First hearings held for nine proposed new charters

priority schools

First hearings held for nine proposed new charters | Philadelphia Public School Notebook -December 19, 2017

See the above article for a description of each of the proposed nine new charters. The article concludes with testimony of APPS members:

“Aspira had to settle several suits brought against the company because of the sexual harassment perpetrated by Aspira Philadelphia CEO Alfredo Calderone. Unbelievably, he is still CEO… [Dawn Lynn Kacer, head of the CSO] testified that the financial improprieties had not only not been resolved, as promised by Kenneth Trujillo in May 2016, they had actually gotten worse,” Haver said in her public comment. “For the SRC to agree to put the education of more young people into the hands of Aspira would be a clear dereliction of duty.”

She ceded the floor to several other activists from the Alliance for Philadelphia Public Schools (APPS), familiar faces to anyone who regularly attends the SRC.

“Corporate charter schools continue to fight the SRC even today challenging the District’s right to oversee our public school students’ academic progress in their schools,” Lynda Rubin said during her public comment. “The SRC was put in place to purportedly shore up the financial supports for real public education in Phialdelphia. Not to hold a fire sale, selling or giving away its parts to private companies masquerading as public education stakeholders.”

Karel Kilimnik took issue with the argument made by SRC commissioners like Bill Green, that the SRC is not legally allowed to consider the financial impact that authoizing new charter schools would have on the District, since students take state dollars with them when they leave to attend a charter.

Kilimnik read from the 2015 SRC testimony of David Lapp, who was then an attorney with the Education Law Center:

“I testified to the District that, when reviewing new charter school applications, the factors the District should consider cut against approval of new charters in the current fiscal and educational climate. This is especially true given the dearth of evidence that the charter sector has achieved superior results.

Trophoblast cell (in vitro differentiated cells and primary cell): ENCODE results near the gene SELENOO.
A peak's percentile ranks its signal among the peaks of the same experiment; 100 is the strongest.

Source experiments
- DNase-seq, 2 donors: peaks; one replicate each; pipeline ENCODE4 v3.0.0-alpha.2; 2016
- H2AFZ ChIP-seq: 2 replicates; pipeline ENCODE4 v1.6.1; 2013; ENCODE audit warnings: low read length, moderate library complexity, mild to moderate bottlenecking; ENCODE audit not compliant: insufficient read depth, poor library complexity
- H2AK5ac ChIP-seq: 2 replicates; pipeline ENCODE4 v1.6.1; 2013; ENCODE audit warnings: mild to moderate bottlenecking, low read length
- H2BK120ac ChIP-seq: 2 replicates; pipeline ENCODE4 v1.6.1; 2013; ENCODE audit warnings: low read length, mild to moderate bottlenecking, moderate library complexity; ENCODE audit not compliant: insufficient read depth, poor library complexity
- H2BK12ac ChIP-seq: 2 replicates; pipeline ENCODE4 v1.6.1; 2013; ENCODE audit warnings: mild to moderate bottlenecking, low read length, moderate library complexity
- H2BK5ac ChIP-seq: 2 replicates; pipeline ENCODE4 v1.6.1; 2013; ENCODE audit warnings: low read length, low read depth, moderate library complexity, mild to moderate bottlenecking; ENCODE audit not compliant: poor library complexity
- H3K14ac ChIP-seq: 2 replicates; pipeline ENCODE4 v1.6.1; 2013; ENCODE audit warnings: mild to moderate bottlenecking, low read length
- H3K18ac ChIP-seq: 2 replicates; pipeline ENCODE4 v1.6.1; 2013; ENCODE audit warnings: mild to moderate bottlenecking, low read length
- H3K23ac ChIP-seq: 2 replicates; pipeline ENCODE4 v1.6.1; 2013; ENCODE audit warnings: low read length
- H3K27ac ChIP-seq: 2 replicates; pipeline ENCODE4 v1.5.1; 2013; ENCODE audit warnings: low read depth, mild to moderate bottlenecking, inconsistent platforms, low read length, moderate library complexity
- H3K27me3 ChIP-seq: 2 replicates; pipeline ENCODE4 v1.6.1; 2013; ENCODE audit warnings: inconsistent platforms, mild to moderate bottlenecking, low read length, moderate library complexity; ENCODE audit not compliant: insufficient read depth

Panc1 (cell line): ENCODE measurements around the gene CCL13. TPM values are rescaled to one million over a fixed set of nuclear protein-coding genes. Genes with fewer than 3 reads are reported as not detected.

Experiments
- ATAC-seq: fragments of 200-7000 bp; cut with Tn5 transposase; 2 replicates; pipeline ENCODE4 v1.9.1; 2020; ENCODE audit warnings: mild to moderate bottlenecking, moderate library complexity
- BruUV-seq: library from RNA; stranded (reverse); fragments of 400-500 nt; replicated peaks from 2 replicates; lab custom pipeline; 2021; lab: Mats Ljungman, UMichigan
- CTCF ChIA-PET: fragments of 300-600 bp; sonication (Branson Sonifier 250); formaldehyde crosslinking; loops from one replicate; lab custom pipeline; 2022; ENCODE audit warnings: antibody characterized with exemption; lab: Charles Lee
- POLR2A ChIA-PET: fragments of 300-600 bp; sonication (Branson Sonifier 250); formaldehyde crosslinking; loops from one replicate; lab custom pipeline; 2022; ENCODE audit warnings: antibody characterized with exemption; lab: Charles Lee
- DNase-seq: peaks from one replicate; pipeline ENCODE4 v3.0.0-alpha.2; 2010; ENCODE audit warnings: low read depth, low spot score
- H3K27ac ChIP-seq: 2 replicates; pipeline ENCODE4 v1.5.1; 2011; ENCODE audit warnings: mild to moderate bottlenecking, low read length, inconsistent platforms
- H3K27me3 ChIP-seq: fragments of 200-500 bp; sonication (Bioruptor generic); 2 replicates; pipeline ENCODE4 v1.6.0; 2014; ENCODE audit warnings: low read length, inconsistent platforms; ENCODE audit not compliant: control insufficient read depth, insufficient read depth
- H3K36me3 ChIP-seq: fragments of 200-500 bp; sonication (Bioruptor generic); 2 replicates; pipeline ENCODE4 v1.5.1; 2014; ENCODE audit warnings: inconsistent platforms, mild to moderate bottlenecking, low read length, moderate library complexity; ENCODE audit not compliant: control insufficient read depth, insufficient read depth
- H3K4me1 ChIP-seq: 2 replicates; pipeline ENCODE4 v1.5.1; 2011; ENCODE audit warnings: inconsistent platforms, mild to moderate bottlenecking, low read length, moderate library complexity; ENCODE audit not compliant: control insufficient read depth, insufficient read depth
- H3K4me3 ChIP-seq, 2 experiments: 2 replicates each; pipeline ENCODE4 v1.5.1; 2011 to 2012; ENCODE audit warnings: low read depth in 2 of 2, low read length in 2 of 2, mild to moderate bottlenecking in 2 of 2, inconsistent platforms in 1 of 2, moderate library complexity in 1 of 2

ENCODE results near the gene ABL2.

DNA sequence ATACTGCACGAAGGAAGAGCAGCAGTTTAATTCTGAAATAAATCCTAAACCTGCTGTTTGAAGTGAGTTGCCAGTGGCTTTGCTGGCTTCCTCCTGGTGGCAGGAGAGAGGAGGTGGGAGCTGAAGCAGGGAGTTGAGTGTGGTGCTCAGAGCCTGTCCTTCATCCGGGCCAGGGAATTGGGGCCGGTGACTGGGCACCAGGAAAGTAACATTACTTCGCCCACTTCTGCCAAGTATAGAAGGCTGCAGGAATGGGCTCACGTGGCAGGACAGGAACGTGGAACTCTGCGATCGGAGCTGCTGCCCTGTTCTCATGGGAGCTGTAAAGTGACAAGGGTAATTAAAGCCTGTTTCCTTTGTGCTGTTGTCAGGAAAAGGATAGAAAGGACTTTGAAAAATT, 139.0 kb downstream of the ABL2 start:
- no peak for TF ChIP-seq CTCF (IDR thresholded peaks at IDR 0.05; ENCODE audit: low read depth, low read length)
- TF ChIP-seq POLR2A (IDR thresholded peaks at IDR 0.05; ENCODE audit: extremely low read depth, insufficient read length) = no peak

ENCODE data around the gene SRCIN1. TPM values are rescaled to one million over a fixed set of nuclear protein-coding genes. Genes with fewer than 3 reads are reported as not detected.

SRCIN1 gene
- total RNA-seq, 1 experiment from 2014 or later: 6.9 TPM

“There have been recent public comments that suggest a mistaken belief that the charter law requires the SRC to approve new applications without considering the impact on District students. To the contrary, since the District has been declared to be in fiscal distress and the state constitution still requries that there be a ‘thorough and efficient system of public education,’ the impact of charter expansion on all students should be the most important consideration of all. But since questions have been raised, I wish to briefly clarify why such considerations are also legally valid.

“The bottom line is that there has never been a [Charter Appeals Board] or court holding that a fiscally distressed school district is prevented from considering the educational impact on all students, including students in District schools and existing charter schools, when deciding whether to approve a new charter school application. In addition, no cases have addressed these issus since the charter reimbursement was eliminated. As you identify problems with the merits of a partricular charter application, you should be sure to also include, in the alternative, evidence and findings that approving the charter would negatively impact the educational experience of all students, including District students.”